On this date in Pirates history, 4 different players over 4 different years were elected to the Hall of Fame. In 1977, Al Lopez who played for the Bucs from 1940-46 gained his election. He was inducted for his managerial record which included 10 2nd place and 2 first place finishes in his 15 full seasons. He did have a good playing career as a catcher. He was a 2 time All-Star who caught 1,918 games, and he was the Pirates main backstop from his acquisition midseason 1940 till the 1946 season when the Bucs used 4 different catchers.
Jake Beckley who played for the Pirates from 1888-89, 91-96 was elected to the HOF on this date in 1971. A career .308 hitter, he had 2930 hits which ranked him 2nd alltime when he retired in 1907. He scored 1600 runs while driving in 1575 runs. From 1893-95, he hit over .300, with 100+ runs,100+ rbi's each year. He still ranks 4th in career triples with 243, he had 315 stolen bases and was known as an above average fielding first baseman in his day.
Pud Galvin, a teammate of Beckley who pitched for the Bucs from 1887-89, 91-92 was elected to the HOF in 1965. While with the Pirates he won 93 of his career 364 wins. He retired as the all-time winningest pitcher in 1892. He was later surpassed by Cy Young, but he still ranks 5th all-time to this day. Career he is 2nd in innings pitched and complete games trailing only Young. Despite his impressive win total, and career stats he was never the single season leader in wins, strikeouts or ERA.
Paul Waner, who played for the Pirates from 1926-1940 was elected to the Hall in 1952. It was 11 years to the day earlier, that he signed with Brooklyn, officially ending his Bucs career (He was released in Dec 1940). Paul hit over .300 13 times while with the Bucs, topping out at .380 during the Bucs pennant winning 1927 season. Career he batted .333 with 3152 hits and 1627 runs scored. He was the 1927 MVP and he batted .333 during the W.S. Paul ranks 2nd in team history in runs and 3rd in hits. He also played alongside his HOF brother Lloyd from 1927-1940.
In 1950 the Bucs signed pitcher Paul Pettit out of high school for a record signing of $100,000. He would pitch parts of just 2 seasons with the Pirates, appearing in 12 games total with a record of 1-2 7.34. The Pirates would also be the only team he played for in the majors.
Players born on this date include Jot Goar, who was born in 1870 and made his ML debut with the 1896 Pirates team. A small right-handed relief pitcher, he started the regular season on the Bucs roster and made his debut on April 18th of that year. He pitched just 3 games total giving up 25 runs in 13 1/3 innings. He also allowed 44 runners and had an ERA of 16.88 with one loss to his credit. He played just one more game, pitching 2 innings, 2 years later for the Reds.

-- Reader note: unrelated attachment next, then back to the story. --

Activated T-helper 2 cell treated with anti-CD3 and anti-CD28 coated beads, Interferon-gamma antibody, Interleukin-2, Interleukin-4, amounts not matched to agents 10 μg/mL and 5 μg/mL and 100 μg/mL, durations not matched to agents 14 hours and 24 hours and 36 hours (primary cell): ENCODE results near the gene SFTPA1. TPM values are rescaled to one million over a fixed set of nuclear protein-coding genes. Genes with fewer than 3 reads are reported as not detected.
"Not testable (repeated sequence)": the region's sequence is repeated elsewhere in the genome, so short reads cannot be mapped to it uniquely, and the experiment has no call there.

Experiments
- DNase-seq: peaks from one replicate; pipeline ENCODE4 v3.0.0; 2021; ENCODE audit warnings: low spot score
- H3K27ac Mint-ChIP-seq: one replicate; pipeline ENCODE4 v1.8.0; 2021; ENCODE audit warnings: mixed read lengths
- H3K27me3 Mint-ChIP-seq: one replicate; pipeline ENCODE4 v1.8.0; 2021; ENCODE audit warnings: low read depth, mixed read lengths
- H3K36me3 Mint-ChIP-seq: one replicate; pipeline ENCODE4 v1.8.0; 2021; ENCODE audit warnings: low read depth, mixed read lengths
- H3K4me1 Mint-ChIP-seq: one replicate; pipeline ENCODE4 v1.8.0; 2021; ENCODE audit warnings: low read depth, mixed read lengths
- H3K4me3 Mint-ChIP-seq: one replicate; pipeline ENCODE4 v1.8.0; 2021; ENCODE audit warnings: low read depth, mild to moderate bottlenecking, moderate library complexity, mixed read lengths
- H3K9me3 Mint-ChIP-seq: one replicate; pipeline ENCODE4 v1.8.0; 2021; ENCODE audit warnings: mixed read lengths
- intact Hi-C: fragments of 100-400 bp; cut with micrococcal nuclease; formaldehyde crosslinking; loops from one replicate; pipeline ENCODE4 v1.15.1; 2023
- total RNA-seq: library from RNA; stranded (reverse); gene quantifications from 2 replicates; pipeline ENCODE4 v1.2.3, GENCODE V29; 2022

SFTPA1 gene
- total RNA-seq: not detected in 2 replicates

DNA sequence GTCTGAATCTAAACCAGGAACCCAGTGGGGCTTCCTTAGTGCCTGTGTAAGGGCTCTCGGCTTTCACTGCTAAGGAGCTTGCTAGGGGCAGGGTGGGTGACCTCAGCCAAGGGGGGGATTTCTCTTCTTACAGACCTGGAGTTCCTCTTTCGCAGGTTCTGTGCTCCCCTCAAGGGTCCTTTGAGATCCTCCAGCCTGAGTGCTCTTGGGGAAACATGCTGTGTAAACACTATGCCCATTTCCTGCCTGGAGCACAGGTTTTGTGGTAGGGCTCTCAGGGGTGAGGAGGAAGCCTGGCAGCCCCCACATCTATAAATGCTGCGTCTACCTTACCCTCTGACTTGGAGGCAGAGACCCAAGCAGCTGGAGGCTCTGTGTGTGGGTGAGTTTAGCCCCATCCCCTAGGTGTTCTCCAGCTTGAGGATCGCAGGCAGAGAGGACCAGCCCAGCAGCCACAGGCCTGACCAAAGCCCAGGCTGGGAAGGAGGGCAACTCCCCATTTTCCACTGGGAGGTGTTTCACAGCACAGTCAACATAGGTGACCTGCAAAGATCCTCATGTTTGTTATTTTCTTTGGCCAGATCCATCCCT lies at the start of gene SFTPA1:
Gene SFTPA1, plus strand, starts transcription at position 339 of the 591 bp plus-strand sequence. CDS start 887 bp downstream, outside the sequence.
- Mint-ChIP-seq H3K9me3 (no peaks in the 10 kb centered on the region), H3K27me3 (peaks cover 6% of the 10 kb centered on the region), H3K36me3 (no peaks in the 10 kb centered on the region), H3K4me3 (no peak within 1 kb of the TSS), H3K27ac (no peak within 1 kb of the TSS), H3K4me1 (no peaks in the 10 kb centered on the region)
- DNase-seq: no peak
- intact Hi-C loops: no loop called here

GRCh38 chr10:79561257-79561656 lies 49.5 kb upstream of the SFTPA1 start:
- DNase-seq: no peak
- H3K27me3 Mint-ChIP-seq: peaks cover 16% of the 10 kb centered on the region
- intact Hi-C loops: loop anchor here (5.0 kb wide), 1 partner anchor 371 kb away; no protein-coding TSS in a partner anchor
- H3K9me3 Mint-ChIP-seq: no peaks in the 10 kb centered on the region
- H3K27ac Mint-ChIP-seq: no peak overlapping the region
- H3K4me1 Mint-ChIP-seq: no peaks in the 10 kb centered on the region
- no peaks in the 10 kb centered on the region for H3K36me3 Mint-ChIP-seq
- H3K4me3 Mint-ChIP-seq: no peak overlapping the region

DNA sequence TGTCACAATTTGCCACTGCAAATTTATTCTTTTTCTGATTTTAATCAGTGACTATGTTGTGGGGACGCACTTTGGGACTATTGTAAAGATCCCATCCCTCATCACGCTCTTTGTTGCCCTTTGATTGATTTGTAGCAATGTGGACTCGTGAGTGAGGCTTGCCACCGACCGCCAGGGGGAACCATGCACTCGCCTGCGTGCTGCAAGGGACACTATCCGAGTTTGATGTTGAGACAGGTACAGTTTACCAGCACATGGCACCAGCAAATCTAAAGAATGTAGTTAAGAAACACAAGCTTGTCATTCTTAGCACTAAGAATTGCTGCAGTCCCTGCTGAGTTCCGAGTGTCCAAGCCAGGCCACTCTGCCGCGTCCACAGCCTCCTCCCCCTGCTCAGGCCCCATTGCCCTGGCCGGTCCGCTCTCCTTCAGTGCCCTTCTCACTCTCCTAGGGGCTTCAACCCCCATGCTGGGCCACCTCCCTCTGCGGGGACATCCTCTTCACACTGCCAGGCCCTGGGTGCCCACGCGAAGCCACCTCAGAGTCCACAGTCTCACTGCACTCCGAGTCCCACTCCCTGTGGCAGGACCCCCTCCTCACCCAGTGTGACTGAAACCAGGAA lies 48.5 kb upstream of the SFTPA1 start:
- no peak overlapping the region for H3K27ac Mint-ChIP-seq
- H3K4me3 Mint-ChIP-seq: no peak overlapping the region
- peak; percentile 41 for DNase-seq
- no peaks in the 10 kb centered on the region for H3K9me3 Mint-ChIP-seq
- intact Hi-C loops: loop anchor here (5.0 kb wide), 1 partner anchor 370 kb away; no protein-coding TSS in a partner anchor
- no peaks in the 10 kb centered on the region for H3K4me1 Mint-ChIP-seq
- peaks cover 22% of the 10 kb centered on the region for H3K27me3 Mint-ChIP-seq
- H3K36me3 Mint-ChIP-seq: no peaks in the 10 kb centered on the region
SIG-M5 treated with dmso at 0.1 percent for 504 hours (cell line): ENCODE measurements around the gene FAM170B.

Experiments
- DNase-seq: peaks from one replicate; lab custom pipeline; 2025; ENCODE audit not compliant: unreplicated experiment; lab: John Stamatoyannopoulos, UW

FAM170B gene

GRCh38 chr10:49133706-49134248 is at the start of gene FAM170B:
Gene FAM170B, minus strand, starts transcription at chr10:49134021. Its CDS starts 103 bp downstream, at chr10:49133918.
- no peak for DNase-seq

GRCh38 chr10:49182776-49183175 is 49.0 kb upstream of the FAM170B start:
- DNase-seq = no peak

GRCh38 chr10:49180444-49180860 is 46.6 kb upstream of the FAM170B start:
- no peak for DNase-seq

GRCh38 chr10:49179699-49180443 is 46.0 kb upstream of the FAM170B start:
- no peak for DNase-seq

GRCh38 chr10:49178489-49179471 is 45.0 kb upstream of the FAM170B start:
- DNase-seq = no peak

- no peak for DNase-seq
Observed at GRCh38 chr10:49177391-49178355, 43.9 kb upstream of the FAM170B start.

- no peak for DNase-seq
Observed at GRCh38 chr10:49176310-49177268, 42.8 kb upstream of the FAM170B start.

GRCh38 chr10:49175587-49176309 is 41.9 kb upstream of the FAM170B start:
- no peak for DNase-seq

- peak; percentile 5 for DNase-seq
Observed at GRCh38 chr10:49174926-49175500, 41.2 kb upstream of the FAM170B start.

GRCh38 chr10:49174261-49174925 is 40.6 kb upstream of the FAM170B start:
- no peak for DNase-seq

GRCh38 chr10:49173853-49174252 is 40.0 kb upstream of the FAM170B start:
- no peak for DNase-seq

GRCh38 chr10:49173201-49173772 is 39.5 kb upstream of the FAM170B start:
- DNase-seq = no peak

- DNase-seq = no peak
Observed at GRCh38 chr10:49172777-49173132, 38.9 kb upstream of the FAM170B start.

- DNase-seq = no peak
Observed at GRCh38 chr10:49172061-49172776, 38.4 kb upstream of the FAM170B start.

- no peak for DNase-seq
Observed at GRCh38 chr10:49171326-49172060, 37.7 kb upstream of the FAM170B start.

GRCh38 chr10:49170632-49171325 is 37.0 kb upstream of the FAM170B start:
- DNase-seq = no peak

Ken Gables was another right-handed reliever for the Bucs born on this date (1919). He had an impressive 1945 rookie season going 11-7 4.15 in 29 games, 16 as a starter. He was 1 of 5 Pirates starters to have double digit wins that season. The next year he pitched 32 games, just 7 as a starter and went 2-4 5.27. The 1948 season would be his last and he appeared in just 1 game, giving up 2 runs in 1/3 of an inning.
Ted Power who turns 48 today stays in the theme of right-handed relievers born on this date for the Pirates. He played just one year for the Bucs, but he picked a good year, 1990, as that would be his only postseason appearance in his 13 year career. He pitched 40 games, going 1-3 3.66 with 7 saves. In the NLCS he pitched 3 games vs the Reds, and even saved game 1 which the Bucs won 4-3 in Cincinnati. In his career he went 68-69 4.00 with 70 saves in 564 games.
Don Songer, who played for the Bucs from 1924-1927, was born in 1900 on this date. He was a lefty reliever for the Bucs, and played during 2 of their World Series seasons. He is one of 26 players to play on 2 Pirates teams that would go on to play in the World Series, but he's also just 1 of 2,out of those 26, to not appear for the team in the World Series (Frank Taveras 1971,1979 being the other). Songer joined the Bucs late season 1924 and only pitched one full season (1926) with them. He posted a 7-8 3.13 record in 35 games for the Bucs in 1926, but ended up going to the Giants just 2 appearances into the 1927 season. He finished his career 10-14 3.38 in 71 games, with 49 of those games coming in a Pirates uniform.
John "Stuffy" Stewart, born in 1894, was a second baseman who played parts of 8 seasons in the majors from 1916-1929, but got into just 176 games total. He had a brief stint with the Pirates in 1922 after not appearing in the majors since 1917. While with Pittsburgh he played just 3 games and went 2-13 (.154) while scoring 3 runs. He also made 2 errors in the field. He played just 4 games for the Dodgers the next year before finally sticking in the majors with the Senators for 2 seasons in 1926-27 when he appeared in 118 games total.
Finally, Al Buckenberger, born way back in 1861, managed the Pirates from 1892-1894. His first managing job was with Columbus of the American Association in 1889-1890 and he had a 99-119 record. His first year with the Bucs he lasted just 17 games before being switched to GM duties. When his replacement, Tom Burns didn't work out, he went back to managing and Burns became the 3rd base coach. The Pirates finished 6th that year. The next year they would finish with a 81-48 record and just 5 games back of Boston. Buckenberger would last 110 games in 1894 before being replaced by Connie Mack, who would go on to the Hall of Fame, winning more games than any other manager in baseball history. Al won 187 games total with the Bucs.